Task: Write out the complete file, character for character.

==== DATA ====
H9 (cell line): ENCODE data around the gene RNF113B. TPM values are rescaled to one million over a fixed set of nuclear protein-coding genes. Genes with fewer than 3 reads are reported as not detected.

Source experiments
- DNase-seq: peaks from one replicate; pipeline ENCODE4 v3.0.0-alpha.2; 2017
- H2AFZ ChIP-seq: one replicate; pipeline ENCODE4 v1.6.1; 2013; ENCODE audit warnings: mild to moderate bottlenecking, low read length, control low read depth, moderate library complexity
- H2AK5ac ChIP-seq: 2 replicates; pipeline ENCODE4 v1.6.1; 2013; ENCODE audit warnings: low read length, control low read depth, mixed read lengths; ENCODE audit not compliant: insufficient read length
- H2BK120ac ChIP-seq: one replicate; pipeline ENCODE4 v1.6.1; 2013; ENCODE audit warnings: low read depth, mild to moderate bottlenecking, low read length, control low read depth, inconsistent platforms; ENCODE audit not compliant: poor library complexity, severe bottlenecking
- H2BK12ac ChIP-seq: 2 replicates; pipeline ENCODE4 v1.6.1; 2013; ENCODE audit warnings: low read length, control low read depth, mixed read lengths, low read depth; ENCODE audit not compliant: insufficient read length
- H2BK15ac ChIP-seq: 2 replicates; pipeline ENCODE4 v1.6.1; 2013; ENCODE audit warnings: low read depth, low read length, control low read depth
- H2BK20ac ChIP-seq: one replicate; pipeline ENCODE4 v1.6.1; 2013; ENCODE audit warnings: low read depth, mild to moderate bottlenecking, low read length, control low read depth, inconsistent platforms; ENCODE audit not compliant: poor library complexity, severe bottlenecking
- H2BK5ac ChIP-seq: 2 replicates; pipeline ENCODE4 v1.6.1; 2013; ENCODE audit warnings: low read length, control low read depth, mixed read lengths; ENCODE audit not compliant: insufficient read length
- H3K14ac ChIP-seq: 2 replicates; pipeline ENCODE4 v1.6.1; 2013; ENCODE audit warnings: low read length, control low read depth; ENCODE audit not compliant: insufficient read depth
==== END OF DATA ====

H9 (cell line): ENCODE data around the gene RNF113B. TPM values are rescaled to one million over a fixed set of nuclear protein-coding genes. Genes with fewer than 3 reads are reported as not detected.

Source experiments
- DNase-seq: peaks from one replicate; pipeline ENCODE4 v3.0.0-alpha.2; 2017
- H2AFZ ChIP-seq: one replicate; pipeline ENCODE4 v1.6.1; 2013; ENCODE audit warnings: mild to moderate bottlenecking, low read length, control low read depth, moderate library complexity
- H2AK5ac ChIP-seq: 2 replicates; pipeline ENCODE4 v1.6.1; 2013; ENCODE audit warnings: low read length, control low read depth, mixed read lengths; ENCODE audit not compliant: insufficient read length
- H2BK120ac ChIP-seq: one replicate; pipeline ENCODE4 v1.6.1; 2013; ENCODE audit warnings: low read depth, mild to moderate bottlenecking, low read length, control low read depth, inconsistent platforms; ENCODE audit not compliant: poor library complexity, severe bottlenecking
- H2BK12ac ChIP-seq: 2 replicates; pipeline ENCODE4 v1.6.1; 2013; ENCODE audit warnings: low read length, control low read depth, mixed read lengths, low read depth; ENCODE audit not compliant: insufficient read length
- H2BK15ac ChIP-seq: 2 replicates; pipeline ENCODE4 v1.6.1; 2013; ENCODE audit warnings: low read depth, low read length, control low read depth
- H2BK20ac ChIP-seq: one replicate; pipeline ENCODE4 v1.6.1; 2013; ENCODE audit warnings: low read depth, mild to moderate bottlenecking, low read length, control low read depth, inconsistent platforms; ENCODE audit not compliant: poor library complexity, severe bottlenecking
- H2BK5ac ChIP-seq: 2 replicates; pipeline ENCODE4 v1.6.1; 2013; ENCODE audit warnings: low read length, control low read depth, mixed read lengths; ENCODE audit not compliant: insufficient read length
- H3K14ac ChIP-seq: 2 replicates; pipeline ENCODE4 v1.6.1; 2013; ENCODE audit warnings: low read length, control low read depth; ENCODE audit not compliant: insufficient read depth